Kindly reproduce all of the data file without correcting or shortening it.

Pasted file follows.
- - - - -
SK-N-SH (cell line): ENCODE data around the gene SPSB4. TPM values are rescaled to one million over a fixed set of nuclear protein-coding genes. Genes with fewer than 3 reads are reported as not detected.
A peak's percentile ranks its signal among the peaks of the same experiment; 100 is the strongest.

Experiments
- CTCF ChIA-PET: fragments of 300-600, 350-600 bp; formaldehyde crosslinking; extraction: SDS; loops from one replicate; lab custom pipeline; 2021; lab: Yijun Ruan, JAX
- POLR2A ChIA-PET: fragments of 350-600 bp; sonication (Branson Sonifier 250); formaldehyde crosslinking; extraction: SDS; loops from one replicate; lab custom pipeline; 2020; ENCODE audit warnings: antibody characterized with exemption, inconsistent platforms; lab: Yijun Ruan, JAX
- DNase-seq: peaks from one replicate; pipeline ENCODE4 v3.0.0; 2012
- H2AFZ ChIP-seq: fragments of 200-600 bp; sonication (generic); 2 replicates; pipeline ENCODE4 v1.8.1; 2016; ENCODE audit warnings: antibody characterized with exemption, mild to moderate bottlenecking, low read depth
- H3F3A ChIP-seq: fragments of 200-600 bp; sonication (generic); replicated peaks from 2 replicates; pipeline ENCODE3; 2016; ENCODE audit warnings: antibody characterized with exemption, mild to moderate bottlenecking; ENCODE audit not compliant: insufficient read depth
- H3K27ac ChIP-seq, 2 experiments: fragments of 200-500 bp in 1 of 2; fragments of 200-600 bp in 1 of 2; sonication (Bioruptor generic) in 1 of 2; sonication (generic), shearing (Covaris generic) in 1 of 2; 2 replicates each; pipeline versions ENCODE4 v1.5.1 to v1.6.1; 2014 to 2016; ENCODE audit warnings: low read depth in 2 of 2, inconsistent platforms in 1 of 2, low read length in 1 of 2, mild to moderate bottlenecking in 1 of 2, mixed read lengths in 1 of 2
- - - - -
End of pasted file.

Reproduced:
SK-N-SH (cell line): ENCODE data around the gene SPSB4. TPM values are rescaled to one million over a fixed set of nuclear protein-coding genes. Genes with fewer than 3 reads are reported as not detected.
A peak's percentile ranks its signal among the peaks of the same experiment; 100 is the strongest.

Experiments
- CTCF ChIA-PET: fragments of 300-600, 350-600 bp; formaldehyde crosslinking; extraction: SDS; loops from one replicate; lab custom pipeline; 2021; lab: Yijun Ruan, JAX
- POLR2A ChIA-PET: fragments of 350-600 bp; sonication (Branson Sonifier 250); formaldehyde crosslinking; extraction: SDS; loops from one replicate; lab custom pipeline; 2020; ENCODE audit warnings: antibody characterized with exemption, inconsistent platforms; lab: Yijun Ruan, JAX
- DNase-seq: peaks from one replicate; pipeline ENCODE4 v3.0.0; 2012
- H2AFZ ChIP-seq: fragments of 200-600 bp; sonication (generic); 2 replicates; pipeline ENCODE4 v1.8.1; 2016; ENCODE audit warnings: antibody characterized with exemption, mild to moderate bottlenecking, low read depth
- H3F3A ChIP-seq: fragments of 200-600 bp; sonication (generic); replicated peaks from 2 replicates; pipeline ENCODE3; 2016; ENCODE audit warnings: antibody characterized with exemption, mild to moderate bottlenecking; ENCODE audit not compliant: insufficient read depth
- H3K27ac ChIP-seq, 2 experiments: fragments of 200-500 bp in 1 of 2; fragments of 200-600 bp in 1 of 2; sonication (Bioruptor generic) in 1 of 2; sonication (generic), shearing (Covaris generic) in 1 of 2; 2 replicates each; pipeline versions ENCODE4 v1.5.1 to v1.6.1; 2014 to 2016; ENCODE audit warnings: low read depth in 2 of 2, inconsistent platforms in 1 of 2, low read length in 1 of 2, mild to moderate bottlenecking in 1 of 2, mixed read lengths in 1 of 2